Just because you can recover your data after ransomware doesn’t mean you won’t suffer losses.
Let’s say your company lost its data but fortunately managed to get it all back. Either by recovering the data from an offsite storage, an onsite backup, possibly a backup someone had tucked away in a safe or, the worst case, paying a ransom.
Data recovery is important but even more so, is business continuity. Depending on how long it takes to recover your data determines your real loss of revenue. When determining how to backup data one needs to determine how much down time the agency or business can handle (Recovery Time Objective or RTO). Everyone typically knows their RPO (Recovery Point Objective) but doesn’t always factor the cost of what employees will or more so, will not be doing while systems are down.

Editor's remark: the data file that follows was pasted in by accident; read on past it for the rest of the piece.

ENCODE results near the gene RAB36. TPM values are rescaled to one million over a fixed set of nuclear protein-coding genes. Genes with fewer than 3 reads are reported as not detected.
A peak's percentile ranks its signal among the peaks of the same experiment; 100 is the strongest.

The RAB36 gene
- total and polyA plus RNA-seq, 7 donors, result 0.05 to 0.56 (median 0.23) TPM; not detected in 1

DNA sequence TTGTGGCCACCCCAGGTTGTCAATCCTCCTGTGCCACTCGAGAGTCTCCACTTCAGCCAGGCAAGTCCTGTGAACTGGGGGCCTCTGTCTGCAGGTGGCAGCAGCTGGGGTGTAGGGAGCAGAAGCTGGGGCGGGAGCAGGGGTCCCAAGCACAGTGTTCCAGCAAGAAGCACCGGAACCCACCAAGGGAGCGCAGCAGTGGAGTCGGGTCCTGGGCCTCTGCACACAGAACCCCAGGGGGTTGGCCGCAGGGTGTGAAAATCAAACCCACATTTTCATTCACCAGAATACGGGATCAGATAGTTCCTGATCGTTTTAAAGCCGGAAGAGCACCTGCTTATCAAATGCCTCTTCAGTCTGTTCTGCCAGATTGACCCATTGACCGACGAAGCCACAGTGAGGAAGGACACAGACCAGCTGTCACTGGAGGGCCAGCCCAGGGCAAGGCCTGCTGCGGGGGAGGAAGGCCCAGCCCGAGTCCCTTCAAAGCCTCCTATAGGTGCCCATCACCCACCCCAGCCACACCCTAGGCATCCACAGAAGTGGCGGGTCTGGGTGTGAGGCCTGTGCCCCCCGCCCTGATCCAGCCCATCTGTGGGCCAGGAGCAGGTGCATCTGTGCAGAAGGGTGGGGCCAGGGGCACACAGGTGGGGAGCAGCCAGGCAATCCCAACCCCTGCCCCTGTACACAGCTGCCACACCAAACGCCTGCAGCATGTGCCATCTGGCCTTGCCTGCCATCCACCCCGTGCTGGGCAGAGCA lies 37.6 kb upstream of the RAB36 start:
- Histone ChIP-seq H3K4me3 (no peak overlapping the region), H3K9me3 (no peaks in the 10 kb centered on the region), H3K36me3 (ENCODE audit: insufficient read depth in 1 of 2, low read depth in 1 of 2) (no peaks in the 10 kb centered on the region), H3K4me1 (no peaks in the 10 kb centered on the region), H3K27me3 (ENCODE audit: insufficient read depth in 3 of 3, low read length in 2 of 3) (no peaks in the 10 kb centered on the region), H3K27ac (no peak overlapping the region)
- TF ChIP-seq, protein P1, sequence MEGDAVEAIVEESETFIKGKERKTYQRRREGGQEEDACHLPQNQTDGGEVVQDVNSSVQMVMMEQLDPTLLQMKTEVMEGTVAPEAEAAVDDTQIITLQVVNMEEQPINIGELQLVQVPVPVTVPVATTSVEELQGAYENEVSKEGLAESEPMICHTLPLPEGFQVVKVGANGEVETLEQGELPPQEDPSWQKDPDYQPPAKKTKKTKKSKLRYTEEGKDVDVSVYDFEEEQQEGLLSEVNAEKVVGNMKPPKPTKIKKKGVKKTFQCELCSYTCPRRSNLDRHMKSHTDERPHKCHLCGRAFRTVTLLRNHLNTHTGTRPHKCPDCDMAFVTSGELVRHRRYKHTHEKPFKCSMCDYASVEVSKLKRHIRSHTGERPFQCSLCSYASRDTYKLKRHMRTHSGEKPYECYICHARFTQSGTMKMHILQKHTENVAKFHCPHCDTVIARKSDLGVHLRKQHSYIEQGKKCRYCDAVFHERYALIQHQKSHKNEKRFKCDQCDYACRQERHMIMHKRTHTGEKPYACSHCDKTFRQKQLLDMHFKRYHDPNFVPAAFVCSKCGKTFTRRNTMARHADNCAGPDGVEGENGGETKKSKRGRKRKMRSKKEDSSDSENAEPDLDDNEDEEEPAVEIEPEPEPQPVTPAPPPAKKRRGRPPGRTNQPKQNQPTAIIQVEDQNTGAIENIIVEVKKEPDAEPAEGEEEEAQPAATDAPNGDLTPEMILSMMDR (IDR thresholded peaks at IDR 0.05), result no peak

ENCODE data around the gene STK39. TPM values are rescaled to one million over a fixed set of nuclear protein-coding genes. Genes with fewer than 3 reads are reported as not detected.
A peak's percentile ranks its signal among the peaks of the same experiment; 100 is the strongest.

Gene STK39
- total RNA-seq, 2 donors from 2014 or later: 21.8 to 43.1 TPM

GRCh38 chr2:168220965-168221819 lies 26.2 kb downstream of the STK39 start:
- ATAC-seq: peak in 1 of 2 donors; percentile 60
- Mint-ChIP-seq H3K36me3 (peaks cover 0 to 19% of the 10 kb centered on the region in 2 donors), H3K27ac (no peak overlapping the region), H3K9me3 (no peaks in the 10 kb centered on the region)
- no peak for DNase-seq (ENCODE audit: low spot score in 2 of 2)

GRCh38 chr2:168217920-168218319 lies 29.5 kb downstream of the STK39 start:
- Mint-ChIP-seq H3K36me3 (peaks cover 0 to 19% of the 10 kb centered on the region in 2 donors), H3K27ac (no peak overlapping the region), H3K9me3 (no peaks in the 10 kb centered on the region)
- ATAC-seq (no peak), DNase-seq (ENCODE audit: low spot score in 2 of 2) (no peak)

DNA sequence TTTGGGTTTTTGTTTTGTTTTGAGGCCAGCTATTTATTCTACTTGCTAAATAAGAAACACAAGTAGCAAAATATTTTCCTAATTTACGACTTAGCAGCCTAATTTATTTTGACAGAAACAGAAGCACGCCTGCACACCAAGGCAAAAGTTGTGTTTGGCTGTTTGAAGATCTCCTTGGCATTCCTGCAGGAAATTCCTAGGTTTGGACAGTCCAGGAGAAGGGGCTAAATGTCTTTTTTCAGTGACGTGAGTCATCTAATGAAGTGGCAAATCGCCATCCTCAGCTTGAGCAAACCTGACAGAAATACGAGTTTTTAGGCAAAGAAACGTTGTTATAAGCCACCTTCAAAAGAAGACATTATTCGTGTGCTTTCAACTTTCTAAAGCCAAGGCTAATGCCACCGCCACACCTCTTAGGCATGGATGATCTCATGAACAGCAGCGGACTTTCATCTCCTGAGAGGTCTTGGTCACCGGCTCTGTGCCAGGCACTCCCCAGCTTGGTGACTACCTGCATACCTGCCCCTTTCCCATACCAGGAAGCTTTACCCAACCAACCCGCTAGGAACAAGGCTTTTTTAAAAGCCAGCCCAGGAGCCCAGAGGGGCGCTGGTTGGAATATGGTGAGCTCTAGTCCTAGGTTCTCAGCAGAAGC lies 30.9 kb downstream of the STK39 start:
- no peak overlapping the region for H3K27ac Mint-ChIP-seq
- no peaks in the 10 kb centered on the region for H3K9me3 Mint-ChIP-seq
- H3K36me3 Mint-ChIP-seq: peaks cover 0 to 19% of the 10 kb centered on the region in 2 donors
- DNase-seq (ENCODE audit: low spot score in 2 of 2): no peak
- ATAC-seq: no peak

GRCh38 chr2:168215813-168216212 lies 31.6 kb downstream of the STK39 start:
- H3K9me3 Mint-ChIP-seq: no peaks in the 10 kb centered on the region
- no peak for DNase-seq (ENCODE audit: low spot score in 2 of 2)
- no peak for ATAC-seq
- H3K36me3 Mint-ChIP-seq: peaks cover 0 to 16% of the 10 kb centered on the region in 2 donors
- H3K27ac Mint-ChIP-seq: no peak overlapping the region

That’s why all businesses, both public and private need a good disaster recovery plan in place. A document stating not just how to recover the data but to have a plan in place so everyone can continue their work without missing a beat while recover is in the works. That is business continuity!
“The actual costs of ransomware attacks, including lost revenue, can far eclipse the simple dollar amount of any ransom paid.” Says Cynthia Brumfield in this detailed article in CSO.
Even after cyber insurance payouts, companies still find that they still suffered significant loss in revenue that can never be recovered. Do you have a plan to get it all back?